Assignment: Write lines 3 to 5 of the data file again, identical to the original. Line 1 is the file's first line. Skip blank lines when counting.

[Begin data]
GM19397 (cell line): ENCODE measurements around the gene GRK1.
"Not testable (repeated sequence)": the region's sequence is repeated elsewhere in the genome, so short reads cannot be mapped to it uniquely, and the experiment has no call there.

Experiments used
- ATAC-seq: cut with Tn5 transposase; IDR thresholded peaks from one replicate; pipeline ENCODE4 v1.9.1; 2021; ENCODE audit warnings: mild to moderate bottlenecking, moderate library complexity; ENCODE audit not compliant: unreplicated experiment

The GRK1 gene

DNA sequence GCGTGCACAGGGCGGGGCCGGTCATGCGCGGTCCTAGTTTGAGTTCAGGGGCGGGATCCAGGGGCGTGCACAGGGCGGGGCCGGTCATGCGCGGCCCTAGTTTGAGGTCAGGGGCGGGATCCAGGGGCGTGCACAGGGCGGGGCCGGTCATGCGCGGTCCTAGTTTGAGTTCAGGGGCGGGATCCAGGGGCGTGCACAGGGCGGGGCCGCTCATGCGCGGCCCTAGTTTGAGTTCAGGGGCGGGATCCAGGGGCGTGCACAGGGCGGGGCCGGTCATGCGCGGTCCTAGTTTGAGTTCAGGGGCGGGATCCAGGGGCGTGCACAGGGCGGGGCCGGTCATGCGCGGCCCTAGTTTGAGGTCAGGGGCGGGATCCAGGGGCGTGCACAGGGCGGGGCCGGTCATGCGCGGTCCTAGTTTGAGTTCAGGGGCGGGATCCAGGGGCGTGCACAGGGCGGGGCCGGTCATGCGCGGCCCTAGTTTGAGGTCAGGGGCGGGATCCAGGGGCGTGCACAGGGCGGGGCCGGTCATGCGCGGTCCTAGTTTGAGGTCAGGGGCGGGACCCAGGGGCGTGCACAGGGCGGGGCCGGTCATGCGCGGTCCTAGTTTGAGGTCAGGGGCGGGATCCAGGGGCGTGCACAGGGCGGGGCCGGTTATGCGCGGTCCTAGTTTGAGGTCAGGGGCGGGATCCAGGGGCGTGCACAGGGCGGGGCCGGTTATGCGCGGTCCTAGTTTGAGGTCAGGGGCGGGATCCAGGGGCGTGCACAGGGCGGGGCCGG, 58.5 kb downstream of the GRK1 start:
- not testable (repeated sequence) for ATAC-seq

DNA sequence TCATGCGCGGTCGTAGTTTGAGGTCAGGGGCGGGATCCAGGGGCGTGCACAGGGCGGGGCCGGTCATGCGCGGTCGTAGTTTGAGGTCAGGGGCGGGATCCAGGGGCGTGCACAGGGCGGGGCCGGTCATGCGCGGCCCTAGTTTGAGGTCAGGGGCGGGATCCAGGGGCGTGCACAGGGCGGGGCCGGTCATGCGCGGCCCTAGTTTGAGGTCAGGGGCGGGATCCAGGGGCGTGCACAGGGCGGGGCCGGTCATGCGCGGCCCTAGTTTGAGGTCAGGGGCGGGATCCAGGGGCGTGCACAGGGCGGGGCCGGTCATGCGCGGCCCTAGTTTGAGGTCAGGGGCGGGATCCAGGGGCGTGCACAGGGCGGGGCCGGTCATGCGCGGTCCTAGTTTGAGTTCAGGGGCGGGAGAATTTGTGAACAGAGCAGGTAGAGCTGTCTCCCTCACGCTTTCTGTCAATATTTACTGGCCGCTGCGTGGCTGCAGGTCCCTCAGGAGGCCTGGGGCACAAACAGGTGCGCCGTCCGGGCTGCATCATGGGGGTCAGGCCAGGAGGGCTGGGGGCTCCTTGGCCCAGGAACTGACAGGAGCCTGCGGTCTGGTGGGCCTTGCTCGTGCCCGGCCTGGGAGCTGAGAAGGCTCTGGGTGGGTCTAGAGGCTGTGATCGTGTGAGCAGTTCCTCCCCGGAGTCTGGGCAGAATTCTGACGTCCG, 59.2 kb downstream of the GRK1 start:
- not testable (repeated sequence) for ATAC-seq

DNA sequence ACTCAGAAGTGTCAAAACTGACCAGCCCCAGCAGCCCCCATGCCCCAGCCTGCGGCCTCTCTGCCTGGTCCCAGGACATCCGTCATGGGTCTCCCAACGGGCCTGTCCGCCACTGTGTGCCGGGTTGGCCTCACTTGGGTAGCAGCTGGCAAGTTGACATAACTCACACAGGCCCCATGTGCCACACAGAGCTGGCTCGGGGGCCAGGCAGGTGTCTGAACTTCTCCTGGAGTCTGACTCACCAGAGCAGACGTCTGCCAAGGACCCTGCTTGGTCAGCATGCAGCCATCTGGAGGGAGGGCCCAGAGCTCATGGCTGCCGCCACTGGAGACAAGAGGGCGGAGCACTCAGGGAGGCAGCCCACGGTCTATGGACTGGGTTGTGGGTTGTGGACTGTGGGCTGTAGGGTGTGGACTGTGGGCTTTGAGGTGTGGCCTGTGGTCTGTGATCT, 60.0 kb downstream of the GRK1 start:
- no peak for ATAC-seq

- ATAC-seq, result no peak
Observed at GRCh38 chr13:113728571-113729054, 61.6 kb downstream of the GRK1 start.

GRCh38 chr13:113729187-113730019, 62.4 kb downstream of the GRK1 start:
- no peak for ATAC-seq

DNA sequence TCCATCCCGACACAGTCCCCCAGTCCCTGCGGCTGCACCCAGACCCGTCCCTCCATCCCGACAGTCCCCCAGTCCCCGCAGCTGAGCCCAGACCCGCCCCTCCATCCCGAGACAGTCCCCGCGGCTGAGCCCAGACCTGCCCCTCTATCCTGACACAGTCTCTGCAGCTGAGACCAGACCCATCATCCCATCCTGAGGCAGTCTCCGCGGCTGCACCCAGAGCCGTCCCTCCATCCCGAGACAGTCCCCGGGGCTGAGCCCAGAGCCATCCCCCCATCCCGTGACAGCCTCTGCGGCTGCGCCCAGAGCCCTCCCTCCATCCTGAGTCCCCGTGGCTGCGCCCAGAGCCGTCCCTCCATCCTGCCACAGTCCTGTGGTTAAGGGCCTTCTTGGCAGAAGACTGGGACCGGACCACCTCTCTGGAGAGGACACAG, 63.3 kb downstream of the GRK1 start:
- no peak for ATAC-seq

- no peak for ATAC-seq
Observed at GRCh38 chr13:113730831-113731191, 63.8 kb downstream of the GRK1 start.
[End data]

Experiments used
- ATAC-seq: cut with Tn5 transposase; IDR thresholded peaks from one replicate; pipeline ENCODE4 v1.9.1; 2021; ENCODE audit warnings: mild to moderate bottlenecking, moderate library complexity; ENCODE audit not compliant: unreplicated experiment

The GRK1 gene